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Moth and Wasp, Soil and Ocean written by Sigrid Schmalzer

Moth and Wasp, Soil and Ocean written by Sigrid Schmalzer

 

MOTH AND WASP, SOIL AND OCEAN:
Remembering Chinese Scientist Pu Zhelong’s Work

for Sustainable Farming
Written by Sigrid Schmalzer,
Illustrated by Melanie Linden Chan
(Tilbury House Publishing, $17.95, ages 6-9)

is reviewed today by Cathy Ballou Mealey.

 Moth and Wasp, Soil and Ocean cover image

 

 

A farm boy in China relates the tale of Pu Zhelong, a scientist and conservationist, and introduces readers to early research in sustainable agriculture practices in MOTH AND WASP, SOIL AND OCEAN.

Through a series of flashbacks, author Sigrid Schmalzer reveals how invasive moths and beetles were destroying precious village crops. When villagers try to defeat the pests, their methods repeatedly fail. As the threat of famine looms, Pu Zhelong, an outsider, arrives bearing new, untested scientific ideas. Can Pu Zhelong save the rice crop without using harmful and ineffective pesticides?

With patience, restraint and deference, Pu Zhelong eventually wins over the skeptical villagers. His innovative methodology, introducing parasitic wasps to destroy the crop-consuming moths, led to a successful and sustainable victory for the farmers. Schmalzer’s imaginative and informative text weaves a tale that will engage young scientists with its ingenuity and sophistication while celebrating this little-known environmental hero.

Debut illustrator Melanie Linden Chan pairs intricate and multi-layered images with the factual content, making this book a pleasure for young readers to pore over. Structuring the narrator’s flashbacks in a journal format, Chan cleverly weaves scientifically precise illustrations against a lush agricultural setting. Elements of Chinese art, history and culture frame the narrative in an engaging, pictoral manner that both delight and inform.

An extensive endnote provides additional information on the history of the story, as well as suggestions for further reading. Also included is a detailed explanation of the decorative Chinese folk art papercuts utilized by the illustrator, and referenced to the pages where they appear in the text.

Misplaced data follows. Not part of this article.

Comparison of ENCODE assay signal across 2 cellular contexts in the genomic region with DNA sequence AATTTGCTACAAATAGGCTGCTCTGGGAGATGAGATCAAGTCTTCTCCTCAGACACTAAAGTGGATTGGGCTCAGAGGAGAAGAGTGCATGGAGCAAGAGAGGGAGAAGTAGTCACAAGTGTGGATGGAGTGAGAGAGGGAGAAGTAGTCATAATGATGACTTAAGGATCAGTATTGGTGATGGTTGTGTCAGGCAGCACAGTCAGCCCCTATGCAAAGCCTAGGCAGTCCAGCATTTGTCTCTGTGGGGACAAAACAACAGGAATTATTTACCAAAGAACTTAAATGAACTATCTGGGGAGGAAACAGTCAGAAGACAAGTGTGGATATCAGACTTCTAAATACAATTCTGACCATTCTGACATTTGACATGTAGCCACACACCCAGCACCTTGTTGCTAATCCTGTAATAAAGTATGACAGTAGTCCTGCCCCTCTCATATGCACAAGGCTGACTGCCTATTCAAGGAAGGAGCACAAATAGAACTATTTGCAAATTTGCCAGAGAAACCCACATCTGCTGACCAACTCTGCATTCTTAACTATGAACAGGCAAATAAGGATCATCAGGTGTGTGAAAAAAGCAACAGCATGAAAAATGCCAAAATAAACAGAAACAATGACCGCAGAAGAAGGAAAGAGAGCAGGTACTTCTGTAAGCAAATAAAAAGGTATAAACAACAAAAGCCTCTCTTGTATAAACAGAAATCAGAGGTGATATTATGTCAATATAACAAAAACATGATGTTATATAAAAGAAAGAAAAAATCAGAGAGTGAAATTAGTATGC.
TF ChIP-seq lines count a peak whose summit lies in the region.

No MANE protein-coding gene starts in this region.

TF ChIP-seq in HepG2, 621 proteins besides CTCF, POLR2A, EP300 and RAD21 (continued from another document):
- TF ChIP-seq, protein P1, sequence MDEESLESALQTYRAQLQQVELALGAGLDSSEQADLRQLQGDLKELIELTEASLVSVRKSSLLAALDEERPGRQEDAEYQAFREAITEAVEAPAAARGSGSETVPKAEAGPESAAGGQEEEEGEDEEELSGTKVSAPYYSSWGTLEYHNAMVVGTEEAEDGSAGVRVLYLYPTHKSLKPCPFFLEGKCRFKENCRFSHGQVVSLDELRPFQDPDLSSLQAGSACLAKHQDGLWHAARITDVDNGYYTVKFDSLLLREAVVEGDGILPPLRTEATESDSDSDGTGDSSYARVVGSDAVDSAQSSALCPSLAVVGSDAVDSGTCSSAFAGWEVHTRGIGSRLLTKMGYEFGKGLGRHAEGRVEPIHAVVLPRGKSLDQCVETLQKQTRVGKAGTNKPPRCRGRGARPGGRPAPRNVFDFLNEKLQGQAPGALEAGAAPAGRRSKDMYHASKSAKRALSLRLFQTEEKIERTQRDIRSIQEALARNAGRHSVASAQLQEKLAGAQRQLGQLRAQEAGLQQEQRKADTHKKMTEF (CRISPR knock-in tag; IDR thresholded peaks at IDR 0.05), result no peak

MOTH AND WASP, SOIL AND OCEAN offers a unique, child-friendly perspective on a earliest origins of agroscience. Add this STEAM selection to your school or classroom library to add depth to collections on organic farming, sustainable agriculture and Chinese history.

  • Reviewed by Cathy Ballou Mealey

 

Where obtained: I reviewed a digital advanced reader copy from the publisher and received no other compensation. The opinions expressed here are my own.

 

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The Word Collector by Peter H. Reynolds

The Word Collector by Peter H. Reynolds

THE WORD COLLECTOR
Written and illustrated by Peter H. Reynolds
(Orchard Books/Scholastic; $17.99, Ages 4-8)

 

Cover artwork for The Word Collector by Peter H. Reynolds

 

Some kids collect stamps, rocks, or baseball cards; Jerome collects words. In The Word Collector, we can see and read how this young boy appreciates the way words sound and the way they look on the page. In his scrapbooks, he sorts them. While words can be beautiful and fun, Jerome finds that “[s]ome of his simplest words were his most powerful.”

Peter H. Reynolds’s 40-page picture book praises the magic of words. Through hand-lettered text and colorful heartfelt art, Reynolds once again captures the essence of something profound. The Word Collector showcases the importance of communication. We are all word collectors. Let Jerome’s story remind us to celebrate language and realize the impact words have when shared with the world. So, let’s choose our words carefully and thoughtfully just like Jerome because words are wonderful and they matter.

Best-selling and beloved titles by Reynolds include The Dot, Ish, and Happy Dreamer. The Dot was named #15 of the Top 100 Greatest Books for Kids by Scholastic’s Parent & Child magazine (http://www.peterhreynolds.com/news.html). Reynold’s books have been translated into more than twenty-five languages worldwide. In 1996, Reynolds and his twin brother, Paul, founded FableVision (http://www.fablevision.com/), a social change agency, to help create “stories that matter, stories that move.” Prepare to be moved by The Word Collector.

 

 

  • Reviewed by Christine Van Zandt

Writer, editor, and owner of Write for Success www.Write-for-Success.com

@WFSediting, Christine@Write-for-Success.com